There are numerous other resources for families planning to hit the road that provide general and specific information—just do a Google search on “travelling with children with special needs” To find many resources offering tips and checklists. Planning Trips for Children with Autism, published by Simmons University, explores a variety of potential challenges—dealing with unfamiliar environments, wait times, and sensory impacts, to name just three—and offers many helpful links. Those traveling by air might want to consult this checklist published by Seattle’s Center for Children with Special Needs. Thepointsguy.com, a site dedicated to travel in general, includes a section dedicated to sharing experiences by travelers with children with special needs.
To sum up, however far you plan to go, whatever you want to do, someone has been there, done that, and is available to help you.
In its first three weeks in office, President Biden’s administration reversed a range of high-profile Trump Administration regulations that affected people with disabilities -- rules covering Medicaid, disability reviews, immigration and housing discrimination.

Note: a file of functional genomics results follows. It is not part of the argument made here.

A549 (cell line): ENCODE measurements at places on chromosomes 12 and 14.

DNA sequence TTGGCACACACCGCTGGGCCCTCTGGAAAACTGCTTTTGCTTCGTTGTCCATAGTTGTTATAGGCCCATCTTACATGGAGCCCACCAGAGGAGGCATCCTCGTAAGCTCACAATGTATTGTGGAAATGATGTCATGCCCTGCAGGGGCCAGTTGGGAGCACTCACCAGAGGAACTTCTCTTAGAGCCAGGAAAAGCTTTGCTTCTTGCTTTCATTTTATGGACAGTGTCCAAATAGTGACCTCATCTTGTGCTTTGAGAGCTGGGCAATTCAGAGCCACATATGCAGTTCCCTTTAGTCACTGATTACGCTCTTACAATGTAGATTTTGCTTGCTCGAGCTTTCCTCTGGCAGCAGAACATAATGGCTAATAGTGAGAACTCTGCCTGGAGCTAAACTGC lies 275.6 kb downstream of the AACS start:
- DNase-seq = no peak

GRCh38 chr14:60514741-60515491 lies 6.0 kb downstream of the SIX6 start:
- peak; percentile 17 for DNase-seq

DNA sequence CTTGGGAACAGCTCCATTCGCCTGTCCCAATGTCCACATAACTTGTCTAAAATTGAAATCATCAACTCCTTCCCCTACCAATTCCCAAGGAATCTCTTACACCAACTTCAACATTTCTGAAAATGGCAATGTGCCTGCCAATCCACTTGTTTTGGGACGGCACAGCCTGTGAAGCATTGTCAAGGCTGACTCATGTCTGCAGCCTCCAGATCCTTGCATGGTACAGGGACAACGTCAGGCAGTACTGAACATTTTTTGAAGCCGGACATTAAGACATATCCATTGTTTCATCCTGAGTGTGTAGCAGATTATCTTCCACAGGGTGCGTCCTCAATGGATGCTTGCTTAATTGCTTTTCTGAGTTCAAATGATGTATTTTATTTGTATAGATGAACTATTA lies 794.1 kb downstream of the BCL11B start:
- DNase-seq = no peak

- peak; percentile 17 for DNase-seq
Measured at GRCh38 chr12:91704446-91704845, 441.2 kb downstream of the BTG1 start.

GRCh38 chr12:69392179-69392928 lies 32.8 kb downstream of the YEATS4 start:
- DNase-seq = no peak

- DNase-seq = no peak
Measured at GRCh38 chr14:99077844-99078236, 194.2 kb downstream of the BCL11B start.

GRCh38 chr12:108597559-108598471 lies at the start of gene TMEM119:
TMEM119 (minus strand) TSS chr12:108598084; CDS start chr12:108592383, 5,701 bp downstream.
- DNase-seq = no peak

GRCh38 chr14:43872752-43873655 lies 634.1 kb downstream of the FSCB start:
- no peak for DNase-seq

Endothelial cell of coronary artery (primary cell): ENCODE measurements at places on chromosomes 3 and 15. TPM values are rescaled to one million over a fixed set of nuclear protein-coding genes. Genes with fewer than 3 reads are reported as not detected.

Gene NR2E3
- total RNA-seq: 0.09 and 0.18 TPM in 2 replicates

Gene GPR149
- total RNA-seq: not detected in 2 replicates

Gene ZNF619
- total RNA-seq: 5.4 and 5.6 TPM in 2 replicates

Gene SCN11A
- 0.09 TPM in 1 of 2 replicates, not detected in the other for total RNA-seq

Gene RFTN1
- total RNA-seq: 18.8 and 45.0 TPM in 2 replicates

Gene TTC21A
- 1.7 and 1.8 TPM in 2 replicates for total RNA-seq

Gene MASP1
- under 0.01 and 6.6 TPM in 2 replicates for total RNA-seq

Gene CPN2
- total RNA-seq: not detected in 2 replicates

Medicaid work rules: Since 2018, the Trump Administration had been pushing states to enact work requirements for certain Medicaid recipients to maintain benefits. In Arkansas, the only state that enacted these requirements, the program resulted in 18,000 people losing Medicaid coverage in three months before a court put the program on hold. This included many people with disabilities, despite being ostensibly exempt from the rules.
According to sources, the Biden Administration will withdraw the Trump Administration’s permissions to states to enact work requirements or invitations for states to apply for waivers to enact such requirements. It will also rescind existing waivers for Arkansas, Kentucky, and New Hampshire. Courts have uniformly ruled that the Medicaid Act prohibits these work mandates, although the question is now in front of the Supreme Court.